Tales of a River Visitor: The Hartwell family on finding CHRS plaques

Boundary Waters-Voyageur Waterway Photo: CHRS
Boundary Waters-Voyageur Waterway Photo: CHRS

The Canadian Heritage Rivers System is undertaking a project to renew some of the CHRS plaques along Canada’s Heritage Rivers.  CHRS has been working with River Managers to update the text on the plaques and add Indigenous languages. In some places, new plaques are being created, in other places a duplicate plaque is being added to another location along the river. 

The plaques are an important part of commemorating Canada’s Heritage Rivers. They can provide a starting point for appreciating the natural, cultural and recreational values that a particular river holds. For the Hartwell family from Ontario, these plaques are a destination. Over 20 years ago, the Hartwells decided they wanted to experience more of Canada:

‘How do we begin?’ we asked ourselves. We decided to pick a theme to focus on for each adventure. One very terrific theme is Canada's designated Heritage Rivers. Canada's Heritage Rivers overflow with people, places, histories, and nature. It's quite impossible to describe the feelings we felt when finding Canadian Heritage Rivers plaques and contemplating the centuries, even thousands of years of history the plaques represent and display homage to.

What we do is pick a Canadian Heritage River and physically go find the plaque to read, learn more about Canada, take a picture of the plaque, and 'discover' as well all there is to experience, having a grand adventure along the way and back home. For the even more adventurous you can paddle the Canadian Heritage Rivers. We like to think we are adventurous, but we are not that adventurous. Fortunately most of the plaques are accessible to the less adventurous like us. 

Plaque for Boundary Waters-Voyageur Waterway Photo: CHRS
Plaque for Boundary Waters-Voyageur Waterway Photo: CHRS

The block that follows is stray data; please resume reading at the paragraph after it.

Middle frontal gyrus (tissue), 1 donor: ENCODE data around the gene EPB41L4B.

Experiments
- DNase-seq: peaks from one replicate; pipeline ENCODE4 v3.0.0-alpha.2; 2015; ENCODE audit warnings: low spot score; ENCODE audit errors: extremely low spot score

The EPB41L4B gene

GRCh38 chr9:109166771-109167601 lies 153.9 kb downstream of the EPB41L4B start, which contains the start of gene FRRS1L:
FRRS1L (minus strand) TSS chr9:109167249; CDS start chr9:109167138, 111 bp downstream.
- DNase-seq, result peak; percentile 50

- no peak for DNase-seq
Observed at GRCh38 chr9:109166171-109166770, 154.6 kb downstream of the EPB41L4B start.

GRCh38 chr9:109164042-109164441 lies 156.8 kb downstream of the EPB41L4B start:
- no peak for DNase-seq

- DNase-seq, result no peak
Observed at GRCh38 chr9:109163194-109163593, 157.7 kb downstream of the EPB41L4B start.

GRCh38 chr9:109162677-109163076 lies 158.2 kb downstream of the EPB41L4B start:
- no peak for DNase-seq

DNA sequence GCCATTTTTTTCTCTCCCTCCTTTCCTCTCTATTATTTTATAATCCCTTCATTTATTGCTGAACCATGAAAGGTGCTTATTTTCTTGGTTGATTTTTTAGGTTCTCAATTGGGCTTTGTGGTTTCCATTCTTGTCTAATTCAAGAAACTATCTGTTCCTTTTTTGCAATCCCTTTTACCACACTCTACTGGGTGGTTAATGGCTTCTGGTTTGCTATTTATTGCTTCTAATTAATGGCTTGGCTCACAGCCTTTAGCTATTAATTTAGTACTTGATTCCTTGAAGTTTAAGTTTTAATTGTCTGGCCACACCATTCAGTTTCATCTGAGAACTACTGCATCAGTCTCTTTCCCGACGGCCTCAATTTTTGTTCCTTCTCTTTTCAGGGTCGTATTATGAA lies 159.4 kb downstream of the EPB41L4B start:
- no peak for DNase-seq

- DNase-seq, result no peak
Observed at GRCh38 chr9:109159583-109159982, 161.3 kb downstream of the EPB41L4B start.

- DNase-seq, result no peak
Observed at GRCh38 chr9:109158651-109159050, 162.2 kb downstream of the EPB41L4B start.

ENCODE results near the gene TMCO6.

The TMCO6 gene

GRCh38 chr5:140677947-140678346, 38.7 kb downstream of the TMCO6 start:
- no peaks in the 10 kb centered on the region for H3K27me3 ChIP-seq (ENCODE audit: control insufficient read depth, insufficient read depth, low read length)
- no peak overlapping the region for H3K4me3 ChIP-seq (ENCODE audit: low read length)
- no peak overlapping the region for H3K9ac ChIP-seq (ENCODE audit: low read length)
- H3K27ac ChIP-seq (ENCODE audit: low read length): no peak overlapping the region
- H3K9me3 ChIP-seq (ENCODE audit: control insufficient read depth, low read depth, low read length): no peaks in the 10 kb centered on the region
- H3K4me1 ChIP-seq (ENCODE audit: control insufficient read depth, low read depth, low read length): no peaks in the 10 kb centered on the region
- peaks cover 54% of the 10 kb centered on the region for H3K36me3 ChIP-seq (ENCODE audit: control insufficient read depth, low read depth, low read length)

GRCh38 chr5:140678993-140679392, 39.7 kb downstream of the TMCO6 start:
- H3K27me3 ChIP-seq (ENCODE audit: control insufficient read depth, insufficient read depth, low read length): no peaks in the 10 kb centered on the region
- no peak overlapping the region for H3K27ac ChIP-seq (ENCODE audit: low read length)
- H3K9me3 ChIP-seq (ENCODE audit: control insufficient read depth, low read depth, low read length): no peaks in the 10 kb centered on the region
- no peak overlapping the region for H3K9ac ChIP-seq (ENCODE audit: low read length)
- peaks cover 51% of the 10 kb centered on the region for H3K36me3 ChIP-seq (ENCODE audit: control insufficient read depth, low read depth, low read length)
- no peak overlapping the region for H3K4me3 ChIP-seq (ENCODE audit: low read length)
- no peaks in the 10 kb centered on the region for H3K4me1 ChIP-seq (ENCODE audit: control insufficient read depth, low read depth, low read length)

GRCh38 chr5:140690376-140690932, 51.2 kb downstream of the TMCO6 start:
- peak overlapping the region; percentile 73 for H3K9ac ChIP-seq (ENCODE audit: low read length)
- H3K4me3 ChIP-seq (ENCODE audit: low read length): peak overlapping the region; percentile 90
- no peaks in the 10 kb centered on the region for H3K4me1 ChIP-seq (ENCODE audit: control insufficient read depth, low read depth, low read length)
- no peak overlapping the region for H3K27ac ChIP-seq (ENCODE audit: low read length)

Finding the Boundary Waters/Voyageur Waterway plaque by accident in Pigeon River Provincial Park southwest of Thunder Bay, Ontario in July 2011 was one such adventure. And I say by accident because we didn’t even know there was a Heritage Rivers plaque. We had gone to the area looking for an Ontario Heritage plaque for the “Grand Portage” of Middle Falls. We stopped in at the nearby Ontario Travel Information Centre, and asked where we could find the Middle Falls Grand Portage plaque. The woman we talked to told us she had grown up in the area, had been working at the centre for over 30 years, had over the decades hiked all over the park, but didn't know anything about any plaques. A young woman also working there piped up to say she thought there was a plaque at the top of High Falls. She pointed out a trail on the other side of the highway and off we went.

When we got to the bottom of High Falls, already soaked through with sweat (the temperature the day we went to find this plaque topped at least 40 Celsius), we found out that yes indeed, High Falls is very high. Over twenty-eight metres high. We tried to contemplate how the First Nations and Voyageurs hauled their canoes and contents up and down past those falls, but we could not comprehend how they did it. There are two trails up and down, so we picked the easier one, which was still more or less straight up. Reaching the top we thought we were going to die from heat stroke. But it was spectacular and very worth the climb. You can stand on the very edge of the rocks at the very precipice of the falls, and peer down to the crashing bottom, which I did. I strongly recommend you don't.

Except, no plaque to be found. Greatly disappointed, after a rest we descended back down the same trail. When we got to the bottom, we were both mad. I said maybe, just maybe the plaque is somewhere on the other harder trail. So, while Tracy trudged back to the visitor centre and air conditioning, up I went again on the harder trail. Again, no plaque.

When I got back to the bottom again, I spotted an overgrown trail leading off towards the shore of the Pigeon River, and crashing through the growth I followed it. After about 50-60 meters I came out of the bush onto the gravel bed shore of the river. I walked closer to the river, around some tall brush, and, BINGO, there was a plaque. But, it wasn’t the Ontario Heritage Grand Portage plaque we were looking for. It was the Pigeon River Boundary Waters Canadian Heritage Rivers plaque that we didn’t even know existed! Turned out to be standing on the very spot where the First Nations and Voyageurs would put ashore to begin portaging up, and of course setting off from after coming down. WOW.

We hope this little story of some of our less/more adventurous experiences inspires many other Canadians who haven't done it yet to experience as many Canadian Heritage Rivers as you can. Discover their indescribable-ness for yourselves. Take lots of pictures. You will be very glad you did.